Future of Feilding's old courthouse still unclear

Last updated 12:00 25/10/2012

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The future of Feilding's old courthouse remains unclear as policies affecting earthquake-prone buildings are reviewed.

More than a quarter of buildings in Feilding's central business district were deemed quake-prone by Manawatu District Council last year, and among them was the Edwardian-themed Feilding District Court.

Its permanent closure was confirmed earlier this month.

Under the council's District Plan, protected heritage buildings must be either strengthened or demolished to ensure public safety.

Because the plan is under review, the protection status of quake-prone buildings will be up for debate when it heads into the public consultation phase.

Council senior planner Deborah Kissick said the list of heritage buildings may change.

"We review all of the buildings on the heritage schedule as part of the [District Plan] review.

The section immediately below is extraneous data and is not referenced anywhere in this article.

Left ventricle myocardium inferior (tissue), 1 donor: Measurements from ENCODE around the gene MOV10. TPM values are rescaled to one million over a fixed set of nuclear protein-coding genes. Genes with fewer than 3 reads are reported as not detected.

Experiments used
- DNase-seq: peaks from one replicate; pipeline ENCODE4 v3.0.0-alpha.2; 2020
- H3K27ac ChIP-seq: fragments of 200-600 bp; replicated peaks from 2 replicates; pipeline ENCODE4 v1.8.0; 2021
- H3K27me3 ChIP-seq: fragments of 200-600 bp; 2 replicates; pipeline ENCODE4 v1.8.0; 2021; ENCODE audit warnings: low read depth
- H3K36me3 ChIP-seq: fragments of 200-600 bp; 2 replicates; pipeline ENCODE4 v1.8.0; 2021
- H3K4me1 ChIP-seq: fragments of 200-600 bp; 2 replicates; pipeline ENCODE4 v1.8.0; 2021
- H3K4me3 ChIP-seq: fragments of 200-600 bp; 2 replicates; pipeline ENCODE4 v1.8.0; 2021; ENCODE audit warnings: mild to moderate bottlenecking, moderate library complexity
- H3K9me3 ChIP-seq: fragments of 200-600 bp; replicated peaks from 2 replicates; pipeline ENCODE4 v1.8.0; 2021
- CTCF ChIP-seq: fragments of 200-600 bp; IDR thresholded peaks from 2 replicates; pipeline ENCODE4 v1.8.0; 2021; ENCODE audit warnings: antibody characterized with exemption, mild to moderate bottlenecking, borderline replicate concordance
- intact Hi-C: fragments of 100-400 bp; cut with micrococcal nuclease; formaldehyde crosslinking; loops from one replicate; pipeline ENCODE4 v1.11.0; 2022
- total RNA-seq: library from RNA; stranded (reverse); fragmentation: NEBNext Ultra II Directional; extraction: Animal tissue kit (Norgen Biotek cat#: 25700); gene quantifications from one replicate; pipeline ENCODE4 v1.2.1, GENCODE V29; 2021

"If it was deemed necessary to keep it on the schedule, we would do that, but the category [the courthouse] fell into would determine what changes could potentially happen to the building and whether they would need resource consent."

At present, a resource consent is required for plans involving heritage A and B building categories, with category C buildings able to be modified through advanced notice to the council.

The courthouse is a category B status building, meaning a council resource consent could be required for any plans, including demolition, alterations or strengthening work.

There have been suggestions the building could be used for a cafe or restaurant.

"We haven't completed the review of the schedule as yet," Ms Kissick said.

"Once we've done that, we'll be in a position to make recommendation to the council about whether the building should remain on the list or not."

The council has called in expert heritage architect Ian Bowman to help with this.

The building is owned by the Justice Ministry, which has said it is too early to say what will happen to the property.

Regardless of whether a resource consent is required, the ministry is the decision-maker for future plans.

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- Manawatu Standard

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